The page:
Greece’s former finance minister to stand for election in Germany

Greece's former finance minister Yanis Varoufakis will stand for the May 2019 European election in Germany, a country he once locked horns with during the Greek debt crisis, the political movement he launched has announced.

Greece's former finance minister to stand for election in Germany
Photo: Varoufakis speaking in 2017 as a guest professor at King's College. Photo: DPA

The anti-austerity maverick will head the list of Demokratie In Europa, a German political party that is part of the pan-European, cross-border movement DiEM25 set up by Varoufakis in 2016. It will seek to gain seats for the first time in the European Parliament.

Although he is not a German citizen, Varoufakis and his movement said he meets the conditions to stand as a candidate in Germany as he is an EU citizen who has a residential address in the country.

The 57-year-old economics professor said in a statement on Sunday that his party will offer a “Green New Deal for Europe: a realistic, credible, rational and immediately implementable policy agenda for the whole of Europe”.

According to the party's campaign programme, it will push to “ban tax havens within the EU” and put those outside the bloc on a black list.

It will also seek a “new EU budget” to fund projects like building up green infrastructure, fighting poverty and integrating immigrants.

The budget would be partly financed by taxes on carbon and financial  transactions, said the programme.

Varoufakis bitterly opposed Chancellor Angela Merkel's austerity-for-aid insistence in the Greek debt crisis, but has praised her for keeping Germany's doors open to asylum seekers.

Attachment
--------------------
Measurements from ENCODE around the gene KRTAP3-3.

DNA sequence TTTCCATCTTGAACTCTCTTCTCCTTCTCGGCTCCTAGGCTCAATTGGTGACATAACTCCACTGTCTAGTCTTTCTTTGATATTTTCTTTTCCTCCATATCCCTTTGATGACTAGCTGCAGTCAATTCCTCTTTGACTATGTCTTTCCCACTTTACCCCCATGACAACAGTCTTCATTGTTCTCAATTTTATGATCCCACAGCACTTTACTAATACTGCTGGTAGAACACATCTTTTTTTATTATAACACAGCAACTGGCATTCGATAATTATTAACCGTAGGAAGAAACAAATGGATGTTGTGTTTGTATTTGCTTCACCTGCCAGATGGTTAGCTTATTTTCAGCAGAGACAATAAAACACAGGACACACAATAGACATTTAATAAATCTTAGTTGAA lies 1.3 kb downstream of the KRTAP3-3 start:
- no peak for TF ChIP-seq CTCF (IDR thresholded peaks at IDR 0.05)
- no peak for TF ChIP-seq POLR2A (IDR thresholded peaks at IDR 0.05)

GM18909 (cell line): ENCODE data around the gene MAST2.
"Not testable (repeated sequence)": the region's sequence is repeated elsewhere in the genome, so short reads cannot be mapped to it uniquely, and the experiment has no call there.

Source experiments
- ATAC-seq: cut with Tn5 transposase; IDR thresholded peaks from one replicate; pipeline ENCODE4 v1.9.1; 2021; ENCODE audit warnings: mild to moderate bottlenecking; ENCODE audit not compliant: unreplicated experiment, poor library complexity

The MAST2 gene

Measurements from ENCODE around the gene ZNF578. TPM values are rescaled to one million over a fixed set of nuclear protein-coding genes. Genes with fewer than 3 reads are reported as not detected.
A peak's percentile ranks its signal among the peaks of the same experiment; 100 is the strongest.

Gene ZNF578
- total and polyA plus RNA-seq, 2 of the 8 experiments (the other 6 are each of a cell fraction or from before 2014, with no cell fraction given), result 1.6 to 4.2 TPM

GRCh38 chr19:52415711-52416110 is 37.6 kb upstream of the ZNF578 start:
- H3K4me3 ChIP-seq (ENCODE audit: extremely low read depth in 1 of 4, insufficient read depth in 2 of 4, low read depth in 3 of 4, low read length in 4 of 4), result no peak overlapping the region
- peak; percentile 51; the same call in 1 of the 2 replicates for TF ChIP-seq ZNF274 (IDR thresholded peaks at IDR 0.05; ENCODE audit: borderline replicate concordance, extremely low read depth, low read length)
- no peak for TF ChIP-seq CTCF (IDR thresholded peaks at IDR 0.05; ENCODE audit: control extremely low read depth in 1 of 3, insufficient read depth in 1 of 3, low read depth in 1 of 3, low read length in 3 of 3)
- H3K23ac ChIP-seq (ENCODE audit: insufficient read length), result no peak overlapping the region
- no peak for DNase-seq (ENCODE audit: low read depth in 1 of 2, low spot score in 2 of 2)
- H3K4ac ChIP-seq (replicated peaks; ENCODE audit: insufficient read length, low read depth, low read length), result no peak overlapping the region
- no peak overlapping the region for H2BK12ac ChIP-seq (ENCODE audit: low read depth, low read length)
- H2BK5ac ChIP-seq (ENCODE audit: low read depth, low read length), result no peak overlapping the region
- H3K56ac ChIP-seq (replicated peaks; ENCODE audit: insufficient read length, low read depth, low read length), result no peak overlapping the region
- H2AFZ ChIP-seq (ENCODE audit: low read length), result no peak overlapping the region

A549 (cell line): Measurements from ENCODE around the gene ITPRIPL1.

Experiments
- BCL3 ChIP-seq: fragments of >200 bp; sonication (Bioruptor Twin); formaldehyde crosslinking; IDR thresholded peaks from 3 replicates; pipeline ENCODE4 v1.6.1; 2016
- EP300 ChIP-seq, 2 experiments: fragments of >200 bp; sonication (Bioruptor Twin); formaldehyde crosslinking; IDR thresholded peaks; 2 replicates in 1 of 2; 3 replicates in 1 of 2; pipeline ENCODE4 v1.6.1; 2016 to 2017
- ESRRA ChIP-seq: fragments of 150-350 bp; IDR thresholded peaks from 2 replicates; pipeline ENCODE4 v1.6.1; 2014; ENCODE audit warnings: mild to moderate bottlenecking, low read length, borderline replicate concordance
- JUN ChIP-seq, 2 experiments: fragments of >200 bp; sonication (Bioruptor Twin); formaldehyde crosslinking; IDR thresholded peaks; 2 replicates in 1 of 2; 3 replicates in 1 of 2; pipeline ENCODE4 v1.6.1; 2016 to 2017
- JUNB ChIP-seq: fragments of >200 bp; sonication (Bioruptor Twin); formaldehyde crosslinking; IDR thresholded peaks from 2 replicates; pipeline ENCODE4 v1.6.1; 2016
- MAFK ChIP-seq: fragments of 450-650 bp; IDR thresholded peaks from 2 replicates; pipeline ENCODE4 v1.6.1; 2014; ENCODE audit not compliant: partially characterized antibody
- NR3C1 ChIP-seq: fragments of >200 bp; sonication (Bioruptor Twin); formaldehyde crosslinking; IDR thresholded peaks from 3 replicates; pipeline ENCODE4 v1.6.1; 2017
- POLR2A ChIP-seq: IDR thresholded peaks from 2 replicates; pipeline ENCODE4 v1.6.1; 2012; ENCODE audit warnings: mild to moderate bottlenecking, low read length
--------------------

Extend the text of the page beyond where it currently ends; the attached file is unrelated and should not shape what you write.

SEE ALSO: Schäuble 'planned to let Greece fail': Varoufakis

In 2016, the former minister launched DiEM25, a transnational anti-establishment movement urging a “new deal” for a continent hit by the fallout of the 2008 economic crisis.

The name is an acronym for Movement for Democracy in Europe by 2025.

Prominent backers of the movement include Canadian journalist Naomi Klein, US intellectual Noam Chomsky and British musician Brian Eno.

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German war crime payments debated in Greece

Greece's parliament on Wednesday began a debate on a resolution to demand the payment of German war crime reparations, an issue long disputed by Berlin.

German war crime payments debated in Greece
Angela Merkel and Alexis Tsipras in Greece in January. Photo: DPA

“These demands are always active. They were never set aside by Greece,” parliament chairman Nikos Voutsis told reporters this week.

The chamber is expected to approve later Wednesday, with cross-party support, a resolution calling on the government of Premier Alexis Tsipras “to take all the necessary diplomatic and legal steps to claim and fully satisfy all the demands of the Greek state stemming from World War I and World War II”.

A parliamentary committee last year determined that Germany owes Greece at least €270 billion for World War I damages and looting, atrocities and a forced loan during the Nazi occupation in World War II.

Reclaiming war reparations has been a campaign pledge by Tsipras since 2015. He faces multiple electoral challenges this year, with his party trailing in polls.

'Historical responsibility'

During a visit to Greece in January, German Chancellor Angela Merkel said her country “recognised its historical responsibility.”

SEE ALSO: Merkel says Germany recognizes responsibility for Nazi war crimes in Greece

“We recognize our historical responsibility. We know how much suffering we, as Germany in the time of Nazism, have brought to Greece,” she said.

In 2014, ex-president Joachim Gauck had also sought public forgiveness in the name of Germany from relatives of those murdered by the Nazis in the mountains of northern Greece.

But when it comes to actual payments, the German government has always insisted that the issue was settled in 1960 in a deal with several European governments.

Germany's government spokesman Steffen Seibert reiterated Wednesday that “the reparation issue is judicially and politically settled”. 

He said Berlin is doing “everything it can so Greece and Germany maintain good relations as friends and partners”. 

During the Greek economic crisis, there was further tension in Athens over draconian EU austerity and bailout terms seen to be imposed by Berlin hardliners.

Relations have improved over the last three years after Tsipras' government endorsed conditions linked to satisfying its creditors.

Tsipras and Merkel also worked closely on finding common ground on migration and Balkans security.